Dog Poop Bags in Trees – Why?


Dog poop is a growing problem as it is. However, there is the added issue of bags being left in bushes and even left in trees – dangling high above everyone’s heads. Holidays4Dogs looks into the problem of dog fouling and, in particular, the issue of bags of poop being littered in the environment.

While in many areas of Western culture, raising the standard of cleanliness has been high on the list of both domestic and community arenas, it remains a mystery why dog fouling is still a major problem in urban and pedestrian spaces.  However, research aims to discover the environmental and social impacts of dog fouling in the UK.

How big is the problem of dog fouling in the UK?

In the UK, dog fouling is one of the most common complaints to local councils. The Keep Britain Tidy campaign group claim that the number of areas affected by dog mess is rising rapidly.

There are nine million dogs in the UK and it is estimated they produce as much as 3,000 tonnes of excrement each day. This figure has risen rapidly in recent years which many attribute to pandemic puppies and resulting poop.

Are there any solutions to dog fouling?

Some councils’, such as Islington and Nottingham have in the past used, ‘Poovers’. Initially used in some cities in Europe, ‘Poovers’ are, essentially, motor scooters equipped with industrial vacuums. These vacuums can collect around 240 litres of dog poop and convert it to slurry.  However, these machines were withdrawn from use in 2002 and Paris stopped using them in favour of introducing heavier fines.

Higher surveillance tactics have been employed by other councils in the U.K. For example, deployment of plain clothes officers with night vision goggles.

Local authorities aim to catch people allowing their dogs to foul public areas and issue, instant, on-the-spot fines. In the United States some areas have even resorted to DNA testing dog mess and tracing it back to the owner.

More recently, the Scottish environment charity, Keep Scotland Beautiful  ran their #TurdTag campaign to find out how big the problem was and raise public awareness of the issue.

Banning dogs from certain public areas is now widespread across the U.K. due to the problems of dog fouling.

Why don’t people pick up after their pets?

The main factor established by research on the subject is simple disgust at having to pick up excrement. The existence of dog waste in public spaces, therefore, is an almost an accepted aspect of human social life. This despite periodic public debate.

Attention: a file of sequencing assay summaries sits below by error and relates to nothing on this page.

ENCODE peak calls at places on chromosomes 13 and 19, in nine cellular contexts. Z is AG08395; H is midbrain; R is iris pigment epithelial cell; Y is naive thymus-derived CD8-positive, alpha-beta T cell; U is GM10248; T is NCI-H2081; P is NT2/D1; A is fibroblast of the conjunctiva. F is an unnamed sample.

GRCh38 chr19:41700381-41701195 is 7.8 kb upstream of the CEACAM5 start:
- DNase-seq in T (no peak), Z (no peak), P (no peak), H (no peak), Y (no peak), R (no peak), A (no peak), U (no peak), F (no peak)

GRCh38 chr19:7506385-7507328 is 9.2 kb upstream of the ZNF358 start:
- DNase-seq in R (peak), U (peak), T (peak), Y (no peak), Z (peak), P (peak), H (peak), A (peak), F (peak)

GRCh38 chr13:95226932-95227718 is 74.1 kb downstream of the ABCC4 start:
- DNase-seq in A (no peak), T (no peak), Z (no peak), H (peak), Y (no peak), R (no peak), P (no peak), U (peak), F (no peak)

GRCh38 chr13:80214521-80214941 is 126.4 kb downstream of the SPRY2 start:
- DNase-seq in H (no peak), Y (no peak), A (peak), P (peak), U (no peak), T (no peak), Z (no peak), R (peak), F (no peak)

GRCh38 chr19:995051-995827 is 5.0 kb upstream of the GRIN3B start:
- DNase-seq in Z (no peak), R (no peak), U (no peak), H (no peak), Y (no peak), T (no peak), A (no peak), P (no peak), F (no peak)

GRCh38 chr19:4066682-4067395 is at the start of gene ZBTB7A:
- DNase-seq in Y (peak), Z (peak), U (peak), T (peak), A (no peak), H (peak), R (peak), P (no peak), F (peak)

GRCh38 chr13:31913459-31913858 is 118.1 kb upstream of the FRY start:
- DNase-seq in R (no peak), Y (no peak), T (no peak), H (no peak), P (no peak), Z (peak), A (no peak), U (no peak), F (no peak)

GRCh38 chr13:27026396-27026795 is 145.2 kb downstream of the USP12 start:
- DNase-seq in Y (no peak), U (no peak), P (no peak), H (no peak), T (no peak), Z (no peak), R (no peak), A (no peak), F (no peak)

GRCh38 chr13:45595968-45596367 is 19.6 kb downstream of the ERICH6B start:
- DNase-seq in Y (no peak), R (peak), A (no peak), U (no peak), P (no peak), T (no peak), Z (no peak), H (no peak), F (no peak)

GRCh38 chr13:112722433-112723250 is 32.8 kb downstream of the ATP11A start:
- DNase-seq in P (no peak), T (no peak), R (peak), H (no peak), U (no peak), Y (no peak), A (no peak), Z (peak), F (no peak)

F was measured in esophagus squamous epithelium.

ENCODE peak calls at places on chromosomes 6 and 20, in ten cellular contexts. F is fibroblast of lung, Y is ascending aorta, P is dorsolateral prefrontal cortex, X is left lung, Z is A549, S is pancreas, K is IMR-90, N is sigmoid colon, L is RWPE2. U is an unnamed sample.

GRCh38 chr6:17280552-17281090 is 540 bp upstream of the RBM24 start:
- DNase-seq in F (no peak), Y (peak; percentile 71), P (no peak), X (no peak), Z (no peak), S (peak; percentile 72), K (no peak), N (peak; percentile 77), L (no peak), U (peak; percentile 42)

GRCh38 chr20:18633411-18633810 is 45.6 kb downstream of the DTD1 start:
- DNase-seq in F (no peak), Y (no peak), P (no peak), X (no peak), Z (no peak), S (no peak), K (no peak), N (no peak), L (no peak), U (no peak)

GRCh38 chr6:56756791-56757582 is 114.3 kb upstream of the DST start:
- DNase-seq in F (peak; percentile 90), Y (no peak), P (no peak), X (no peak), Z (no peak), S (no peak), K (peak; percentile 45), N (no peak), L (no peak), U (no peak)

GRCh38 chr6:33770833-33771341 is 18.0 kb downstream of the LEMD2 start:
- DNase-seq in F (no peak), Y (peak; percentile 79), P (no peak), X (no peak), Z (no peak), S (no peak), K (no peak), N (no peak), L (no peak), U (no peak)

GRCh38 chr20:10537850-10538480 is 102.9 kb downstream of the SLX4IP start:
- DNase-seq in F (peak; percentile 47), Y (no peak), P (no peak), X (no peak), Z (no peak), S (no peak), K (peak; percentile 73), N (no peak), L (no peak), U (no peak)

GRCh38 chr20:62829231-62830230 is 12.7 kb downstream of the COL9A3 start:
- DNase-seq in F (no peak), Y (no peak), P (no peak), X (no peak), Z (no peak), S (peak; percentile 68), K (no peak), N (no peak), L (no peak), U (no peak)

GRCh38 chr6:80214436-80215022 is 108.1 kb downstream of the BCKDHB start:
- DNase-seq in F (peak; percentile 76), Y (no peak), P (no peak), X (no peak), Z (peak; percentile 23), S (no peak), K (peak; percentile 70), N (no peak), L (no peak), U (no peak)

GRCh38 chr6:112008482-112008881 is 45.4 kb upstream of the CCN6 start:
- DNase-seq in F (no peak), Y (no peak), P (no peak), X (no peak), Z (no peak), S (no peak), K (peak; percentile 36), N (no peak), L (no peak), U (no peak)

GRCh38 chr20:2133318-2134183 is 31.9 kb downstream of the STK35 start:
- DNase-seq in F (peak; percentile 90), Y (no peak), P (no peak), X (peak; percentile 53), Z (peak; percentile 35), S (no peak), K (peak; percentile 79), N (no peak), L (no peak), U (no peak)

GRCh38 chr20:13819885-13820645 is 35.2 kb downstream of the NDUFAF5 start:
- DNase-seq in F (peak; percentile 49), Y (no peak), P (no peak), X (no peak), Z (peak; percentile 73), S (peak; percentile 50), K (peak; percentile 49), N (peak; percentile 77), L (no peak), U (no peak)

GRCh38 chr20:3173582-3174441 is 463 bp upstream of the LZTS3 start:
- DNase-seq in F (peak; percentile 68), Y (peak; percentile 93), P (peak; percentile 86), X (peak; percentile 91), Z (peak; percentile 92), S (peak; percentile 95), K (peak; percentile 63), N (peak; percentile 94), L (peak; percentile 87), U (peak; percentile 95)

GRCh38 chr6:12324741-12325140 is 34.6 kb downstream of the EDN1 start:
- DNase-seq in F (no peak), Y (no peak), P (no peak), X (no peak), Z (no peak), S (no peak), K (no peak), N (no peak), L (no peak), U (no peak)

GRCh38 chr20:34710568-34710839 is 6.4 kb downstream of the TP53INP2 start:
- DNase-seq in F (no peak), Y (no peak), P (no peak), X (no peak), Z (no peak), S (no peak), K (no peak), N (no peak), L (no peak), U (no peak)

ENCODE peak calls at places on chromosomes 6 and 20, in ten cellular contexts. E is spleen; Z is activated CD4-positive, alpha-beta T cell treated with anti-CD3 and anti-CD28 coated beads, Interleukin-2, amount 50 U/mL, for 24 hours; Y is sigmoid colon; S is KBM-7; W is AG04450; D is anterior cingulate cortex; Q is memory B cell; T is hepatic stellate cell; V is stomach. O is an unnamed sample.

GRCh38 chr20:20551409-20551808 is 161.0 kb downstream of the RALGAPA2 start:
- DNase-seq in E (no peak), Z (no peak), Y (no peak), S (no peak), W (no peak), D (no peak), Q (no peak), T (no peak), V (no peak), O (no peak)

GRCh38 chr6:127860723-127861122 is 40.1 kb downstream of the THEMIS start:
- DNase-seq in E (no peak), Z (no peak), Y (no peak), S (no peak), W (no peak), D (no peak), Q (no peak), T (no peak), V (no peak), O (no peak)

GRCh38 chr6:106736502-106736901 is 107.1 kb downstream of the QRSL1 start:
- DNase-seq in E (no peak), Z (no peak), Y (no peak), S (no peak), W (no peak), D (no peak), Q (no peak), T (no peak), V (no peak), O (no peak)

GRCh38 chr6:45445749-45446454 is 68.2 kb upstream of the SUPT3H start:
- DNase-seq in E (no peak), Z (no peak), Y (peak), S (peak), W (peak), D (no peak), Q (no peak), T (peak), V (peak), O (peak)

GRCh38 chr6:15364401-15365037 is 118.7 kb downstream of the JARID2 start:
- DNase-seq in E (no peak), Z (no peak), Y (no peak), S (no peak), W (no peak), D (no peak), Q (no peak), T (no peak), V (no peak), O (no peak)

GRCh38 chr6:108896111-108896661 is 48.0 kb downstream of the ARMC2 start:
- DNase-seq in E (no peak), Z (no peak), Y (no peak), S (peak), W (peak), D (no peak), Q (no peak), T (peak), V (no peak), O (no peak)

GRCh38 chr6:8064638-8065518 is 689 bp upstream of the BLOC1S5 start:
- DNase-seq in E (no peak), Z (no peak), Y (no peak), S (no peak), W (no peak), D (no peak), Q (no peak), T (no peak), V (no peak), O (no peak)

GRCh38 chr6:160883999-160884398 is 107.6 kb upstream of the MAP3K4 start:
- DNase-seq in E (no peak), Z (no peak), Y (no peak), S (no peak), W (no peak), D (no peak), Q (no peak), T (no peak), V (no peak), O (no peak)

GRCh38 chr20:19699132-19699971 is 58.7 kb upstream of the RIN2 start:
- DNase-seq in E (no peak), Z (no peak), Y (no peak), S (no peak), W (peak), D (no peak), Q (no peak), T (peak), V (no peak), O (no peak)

Research also suggests that, by allowing their dog to excrete wherever it wants, the owner feels their pet is provided an expression of deserved freedom. This perhaps correlates with the fact that many humans regard their pets as, “fur babies”.

One dog walker, allowing their dog to foul, was asked by a researcher why he had allowed his dog to poop. The walker retorted that when the dog needed to go; he had to go and that, “animals have rights too”.

This leads to the concept of applied ignorance -where irresponsible dog owners claim they don’t know what the problem is. In addition, they tend to defend their dog’s right to excrete where it wants.

Why do people scoop the poop, then throw poop bags in trees?

The madness of collecting up a dog pooh and then dumping it anywhere but a bin is a growing phenomenon. One that must surely baffle any responsible dog owner. The prevalence of bio-degradable bags is perhaps a contributing factor to the mystery poo bags decorating the hedgerows. With over 9 million dogs in the U.K., it only takes a small number of irresponsible owners to create a very displeasing addition to the landscape.

A lack of bins in cash-strapped areas, or more rural spots, should not be an excuse to dump poop bags. However, there are dog owners who feel they have the right to do this. Research suggests some people seek to display their good deed, (picking up) by publicly dangling it from the nearest fence post or tree.

Hence the person picks the poop up, but the visual existence of it says, “There are no bins for me to put it in, but I have tried and done my part as a good citizen…”. At the the same time, such owners defend their dog’s right to poop whenever, and wherever, they need to.

In other words, the dog’s act of defecating can be seen as an intimate part of understanding a dog. Research suggests that dogs then become, “mediators for humans between wild nature and tamed culture”.

Whether people pick up or not, sociological research has found interesting reasons surrounding the issue. The phenomenon is dependent on several fundamental elements. These include; the relationship between dog and owner, the denial the problem exists and the dog’s right to poop wherever it pleases.

Final thoughts.

Whatever the sociological, or psychological reasons for people not scooping poop, most people would agree that picking up after your dog is the only right thing to do. This is especially so if you care about the collective impact on society as a whole.

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